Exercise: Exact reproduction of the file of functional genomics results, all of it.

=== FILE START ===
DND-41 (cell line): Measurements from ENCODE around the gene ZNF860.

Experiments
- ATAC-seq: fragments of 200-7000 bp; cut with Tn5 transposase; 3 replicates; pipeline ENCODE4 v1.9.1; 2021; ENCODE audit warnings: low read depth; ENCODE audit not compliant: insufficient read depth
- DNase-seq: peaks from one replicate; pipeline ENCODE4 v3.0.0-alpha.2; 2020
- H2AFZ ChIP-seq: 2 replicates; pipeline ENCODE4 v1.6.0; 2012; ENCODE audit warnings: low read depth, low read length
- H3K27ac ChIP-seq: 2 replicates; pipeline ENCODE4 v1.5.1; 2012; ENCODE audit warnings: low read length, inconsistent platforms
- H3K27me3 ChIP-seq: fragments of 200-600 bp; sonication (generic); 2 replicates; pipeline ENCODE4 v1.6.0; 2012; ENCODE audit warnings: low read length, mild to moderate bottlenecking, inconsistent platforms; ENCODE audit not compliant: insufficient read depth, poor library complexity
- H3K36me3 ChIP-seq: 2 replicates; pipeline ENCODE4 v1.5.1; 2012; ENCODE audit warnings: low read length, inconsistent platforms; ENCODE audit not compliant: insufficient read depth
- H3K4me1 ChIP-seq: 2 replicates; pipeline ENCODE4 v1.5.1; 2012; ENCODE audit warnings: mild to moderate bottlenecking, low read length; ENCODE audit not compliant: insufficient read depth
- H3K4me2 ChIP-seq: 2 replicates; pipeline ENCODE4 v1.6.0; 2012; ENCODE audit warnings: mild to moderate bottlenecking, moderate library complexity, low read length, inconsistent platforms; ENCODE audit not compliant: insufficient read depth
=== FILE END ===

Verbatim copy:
DND-41 (cell line): Measurements from ENCODE around the gene ZNF860.

Experiments
- ATAC-seq: fragments of 200-7000 bp; cut with Tn5 transposase; 3 replicates; pipeline ENCODE4 v1.9.1; 2021; ENCODE audit warnings: low read depth; ENCODE audit not compliant: insufficient read depth
- DNase-seq: peaks from one replicate; pipeline ENCODE4 v3.0.0-alpha.2; 2020
- H2AFZ ChIP-seq: 2 replicates; pipeline ENCODE4 v1.6.0; 2012; ENCODE audit warnings: low read depth, low read length
- H3K27ac ChIP-seq: 2 replicates; pipeline ENCODE4 v1.5.1; 2012; ENCODE audit warnings: low read length, inconsistent platforms
- H3K27me3 ChIP-seq: fragments of 200-600 bp; sonication (generic); 2 replicates; pipeline ENCODE4 v1.6.0; 2012; ENCODE audit warnings: low read length, mild to moderate bottlenecking, inconsistent platforms; ENCODE audit not compliant: insufficient read depth, poor library complexity
- H3K36me3 ChIP-seq: 2 replicates; pipeline ENCODE4 v1.5.1; 2012; ENCODE audit warnings: low read length, inconsistent platforms; ENCODE audit not compliant: insufficient read depth
- H3K4me1 ChIP-seq: 2 replicates; pipeline ENCODE4 v1.5.1; 2012; ENCODE audit warnings: mild to moderate bottlenecking, low read length; ENCODE audit not compliant: insufficient read depth
- H3K4me2 ChIP-seq: 2 replicates; pipeline ENCODE4 v1.6.0; 2012; ENCODE audit warnings: mild to moderate bottlenecking, moderate library complexity, low read length, inconsistent platforms; ENCODE audit not compliant: insufficient read depth